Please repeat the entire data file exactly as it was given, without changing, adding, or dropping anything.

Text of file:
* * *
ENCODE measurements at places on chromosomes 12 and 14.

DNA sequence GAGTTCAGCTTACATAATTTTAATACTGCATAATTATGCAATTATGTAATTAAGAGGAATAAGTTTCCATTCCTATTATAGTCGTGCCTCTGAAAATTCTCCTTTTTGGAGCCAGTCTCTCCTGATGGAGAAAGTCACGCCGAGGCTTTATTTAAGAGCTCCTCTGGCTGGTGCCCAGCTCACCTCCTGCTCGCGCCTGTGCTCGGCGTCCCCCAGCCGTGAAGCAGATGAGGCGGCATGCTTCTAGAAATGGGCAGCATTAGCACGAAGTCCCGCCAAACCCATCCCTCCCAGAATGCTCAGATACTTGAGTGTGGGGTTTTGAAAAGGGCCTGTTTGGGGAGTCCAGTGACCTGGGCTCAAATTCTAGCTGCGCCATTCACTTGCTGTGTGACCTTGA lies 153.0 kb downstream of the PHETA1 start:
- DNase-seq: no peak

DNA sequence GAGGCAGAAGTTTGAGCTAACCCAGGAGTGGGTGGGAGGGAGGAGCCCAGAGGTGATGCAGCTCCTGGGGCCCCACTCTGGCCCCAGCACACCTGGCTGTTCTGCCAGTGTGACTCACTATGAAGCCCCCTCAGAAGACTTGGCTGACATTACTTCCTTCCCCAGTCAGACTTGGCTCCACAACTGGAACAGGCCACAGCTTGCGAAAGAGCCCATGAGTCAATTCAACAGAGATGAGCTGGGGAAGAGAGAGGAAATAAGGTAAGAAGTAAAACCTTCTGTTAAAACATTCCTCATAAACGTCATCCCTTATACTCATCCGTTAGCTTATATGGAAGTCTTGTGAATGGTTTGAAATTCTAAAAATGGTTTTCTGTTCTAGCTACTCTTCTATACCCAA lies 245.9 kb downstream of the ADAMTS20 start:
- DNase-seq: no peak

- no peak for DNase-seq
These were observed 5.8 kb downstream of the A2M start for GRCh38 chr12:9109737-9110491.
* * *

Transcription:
ENCODE measurements at places on chromosomes 12 and 14.

DNA sequence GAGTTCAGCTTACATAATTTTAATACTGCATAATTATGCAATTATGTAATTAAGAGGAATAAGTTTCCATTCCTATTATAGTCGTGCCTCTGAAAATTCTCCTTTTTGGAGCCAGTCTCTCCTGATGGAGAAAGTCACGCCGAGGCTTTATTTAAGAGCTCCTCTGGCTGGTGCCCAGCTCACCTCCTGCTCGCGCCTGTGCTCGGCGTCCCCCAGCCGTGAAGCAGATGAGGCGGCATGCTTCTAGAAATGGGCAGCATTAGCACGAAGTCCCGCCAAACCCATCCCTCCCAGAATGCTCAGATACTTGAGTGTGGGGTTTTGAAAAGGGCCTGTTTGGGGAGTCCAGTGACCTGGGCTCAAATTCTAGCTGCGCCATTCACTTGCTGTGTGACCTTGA lies 153.0 kb downstream of the PHETA1 start:
- DNase-seq: no peak

DNA sequence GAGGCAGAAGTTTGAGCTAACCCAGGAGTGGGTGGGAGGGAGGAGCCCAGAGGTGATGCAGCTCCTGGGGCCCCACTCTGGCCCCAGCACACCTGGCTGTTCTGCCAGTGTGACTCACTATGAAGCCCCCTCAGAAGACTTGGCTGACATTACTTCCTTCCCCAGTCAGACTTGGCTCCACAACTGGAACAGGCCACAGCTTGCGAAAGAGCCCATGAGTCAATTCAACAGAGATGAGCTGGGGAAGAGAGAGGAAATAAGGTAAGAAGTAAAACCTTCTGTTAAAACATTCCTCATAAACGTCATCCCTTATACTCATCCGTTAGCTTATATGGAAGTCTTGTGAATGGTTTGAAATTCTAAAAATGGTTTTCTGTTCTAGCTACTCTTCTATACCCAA lies 245.9 kb downstream of the ADAMTS20 start:
- DNase-seq: no peak

- no peak for DNase-seq
These were observed 5.8 kb downstream of the A2M start for GRCh38 chr12:9109737-9110491.